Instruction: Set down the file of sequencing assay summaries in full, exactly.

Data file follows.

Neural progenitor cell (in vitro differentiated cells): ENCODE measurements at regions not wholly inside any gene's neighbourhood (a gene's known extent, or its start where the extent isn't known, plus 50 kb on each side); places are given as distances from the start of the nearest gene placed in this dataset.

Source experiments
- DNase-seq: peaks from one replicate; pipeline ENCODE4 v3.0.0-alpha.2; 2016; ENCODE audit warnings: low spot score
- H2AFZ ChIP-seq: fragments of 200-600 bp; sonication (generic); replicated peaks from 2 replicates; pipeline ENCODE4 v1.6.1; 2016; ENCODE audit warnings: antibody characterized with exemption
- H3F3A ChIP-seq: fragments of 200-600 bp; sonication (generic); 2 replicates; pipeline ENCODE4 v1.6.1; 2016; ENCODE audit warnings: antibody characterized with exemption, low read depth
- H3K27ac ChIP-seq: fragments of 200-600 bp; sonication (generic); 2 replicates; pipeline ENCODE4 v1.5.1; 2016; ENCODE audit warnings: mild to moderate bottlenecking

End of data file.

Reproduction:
Neural progenitor cell (in vitro differentiated cells): ENCODE measurements at regions not wholly inside any gene's neighbourhood (a gene's known extent, or its start where the extent isn't known, plus 50 kb on each side); places are given as distances from the start of the nearest gene placed in this dataset.

Source experiments
- DNase-seq: peaks from one replicate; pipeline ENCODE4 v3.0.0-alpha.2; 2016; ENCODE audit warnings: low spot score
- H2AFZ ChIP-seq: fragments of 200-600 bp; sonication (generic); replicated peaks from 2 replicates; pipeline ENCODE4 v1.6.1; 2016; ENCODE audit warnings: antibody characterized with exemption
- H3F3A ChIP-seq: fragments of 200-600 bp; sonication (generic); 2 replicates; pipeline ENCODE4 v1.6.1; 2016; ENCODE audit warnings: antibody characterized with exemption, low read depth
- H3K27ac ChIP-seq: fragments of 200-600 bp; sonication (generic); 2 replicates; pipeline ENCODE4 v1.5.1; 2016; ENCODE audit warnings: mild to moderate bottlenecking